While Mahendra Singh Dhoni and Co’s prowess to defend the title will be put to severe test, Australia will aim to become only the second country after India (2011) to win the World Cup on home soil with the final scheduled at Melbourne Cricket Ground on March 29. The 14-nation quadrangular championship will also give South Africa a chance to shred its perennial under-achievers’ tag, besides showcasing the fairytale debut of the conflict-driven Afghanistan.
The International Cricket Council (ICC) first organised the ODI world event, Prudential Cup, involving eight teams, in June 1975, ironically just three months after the death of Englishman Neville Cardus, arguably the greatest author to write on the charm of Test cricket. Down the years, not only the number of participating nations have gone up, the game itself went through sea changes, multiplying the thrill, money and appeal of the cricketing extravaganza.
The present edition comprises 14 teams, like 2011 in India, which are divided into two pools of seven each. Each team in a group would play all the others and the top four from each group will proceed to the quarterfinals. There are 14 venues in total, seven each in Australia and New Zealand.
Loaded with free-stroking batsmen but missing match-winning bowlers, Dhoni’s India will look to chase down, rather than defend the World Cup title they won four years ago. With Rohit Sharma, the only batsman with two 200s in one-day internationals, Virat Kohli, Ajinkya Rahane, Suresh Raina and the explosive Dhoni, India possess destructive batting firepower. But the frail bowling attack remains a worry, as was evident during the recent Test series in Australia where the hosts piled up 500-plus totals in each of the four matches during a 2-0 win.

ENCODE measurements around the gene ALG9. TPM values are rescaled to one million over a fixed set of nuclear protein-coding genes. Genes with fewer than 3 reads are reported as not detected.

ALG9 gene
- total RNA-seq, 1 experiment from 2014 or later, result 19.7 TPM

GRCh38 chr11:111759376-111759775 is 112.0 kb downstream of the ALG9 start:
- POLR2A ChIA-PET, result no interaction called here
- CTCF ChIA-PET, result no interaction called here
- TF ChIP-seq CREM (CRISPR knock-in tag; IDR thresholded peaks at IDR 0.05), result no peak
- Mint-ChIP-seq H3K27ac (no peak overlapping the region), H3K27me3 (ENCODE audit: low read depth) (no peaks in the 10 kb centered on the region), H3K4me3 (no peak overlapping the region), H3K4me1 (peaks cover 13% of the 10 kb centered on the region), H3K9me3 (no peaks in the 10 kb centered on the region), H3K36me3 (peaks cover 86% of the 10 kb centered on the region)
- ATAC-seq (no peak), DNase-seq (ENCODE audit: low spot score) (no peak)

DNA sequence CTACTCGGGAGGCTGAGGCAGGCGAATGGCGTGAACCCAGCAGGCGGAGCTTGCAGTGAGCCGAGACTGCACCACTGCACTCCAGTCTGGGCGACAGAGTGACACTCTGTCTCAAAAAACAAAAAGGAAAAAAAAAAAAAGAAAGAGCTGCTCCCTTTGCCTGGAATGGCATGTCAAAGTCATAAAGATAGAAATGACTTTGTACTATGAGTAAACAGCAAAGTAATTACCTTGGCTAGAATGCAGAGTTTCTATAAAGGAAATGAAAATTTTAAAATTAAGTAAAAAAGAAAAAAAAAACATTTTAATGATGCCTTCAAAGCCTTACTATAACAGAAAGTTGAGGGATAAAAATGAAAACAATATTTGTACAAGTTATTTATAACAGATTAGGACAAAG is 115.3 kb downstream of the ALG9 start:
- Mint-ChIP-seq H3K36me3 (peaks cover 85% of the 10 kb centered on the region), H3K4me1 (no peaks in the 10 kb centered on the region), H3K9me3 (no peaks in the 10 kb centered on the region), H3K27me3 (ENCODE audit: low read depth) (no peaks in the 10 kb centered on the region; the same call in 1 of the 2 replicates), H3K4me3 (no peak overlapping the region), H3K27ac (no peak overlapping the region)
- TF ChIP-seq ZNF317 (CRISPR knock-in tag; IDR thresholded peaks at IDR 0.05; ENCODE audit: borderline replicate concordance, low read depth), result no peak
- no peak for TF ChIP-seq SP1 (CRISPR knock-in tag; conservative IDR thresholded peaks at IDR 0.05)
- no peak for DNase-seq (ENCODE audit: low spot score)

Former captain Sunil Gavaskar recently lashed out at the present set of seamers comprising Ishant Sharma, Mohammed Shami, Bhuvneshwar Kumar and Umesh Yadav, saying India needed to unearth new bowlers. “You can’t keep them going because they have done nothing in the past few years. They are not penetrative enough and it did not look as if they wanted to take 20 wickets,” Gavaskar said.
The seam attack will feature in the World Cup alongside three frontline spinners in off-spinner Ravichandran Ashwin and left-armers Ravindra Jadeja and young Akshar Patel.
India won the title under Dhoni in 2011 with an experienced squad that included seasoned campaigners like Sachin Tendulkar, Virender Sehwag, Gautam Gambhir, Yuvraj Singh, Zaheer Khan and Harbhajan Singh. The present squad has just four players, Dhoni, Kohli, Raina and Ashwin, who were part of that winning combination, leaving the team short of World Cup experience. The nucleus of the squad is the same which helped India win the Champions Trophy in England in 2013, but a power-packed batting display is needed to succeed again.
Rohit Sharma, who followed his one-day 209 against Australia in 2013 with a scintillating world record score of 264 against the West Indies last year, is expected to fire at the top of the order despite a poor Test series. Kohli, recently appointed Test captain after Dhoni quit the longer format, is one of the finest batsmen in the modern game with 21 one-day centuries in the last five years, a testimony of his hunger for big scores. Dhoni, the peg around whom India’s fortunes will revolve, is a leader and batsman tailor-made for limited-overs cricket whose improvised big-hitting has won many a battle for India. But the current tour of Australia resembles the one in 1992 when Mohammad Azharuddin’s men were thrashed 4-0 in the Test series, lost out in the tri-series also featuring the West Indies and failed to make the knock-out cut in the World Cup. This time, Dhoni’s team has lost the Tests and are in danger of missing the tri-series final, indicating an over-exposure to Australian conditions that could again prove detrimental.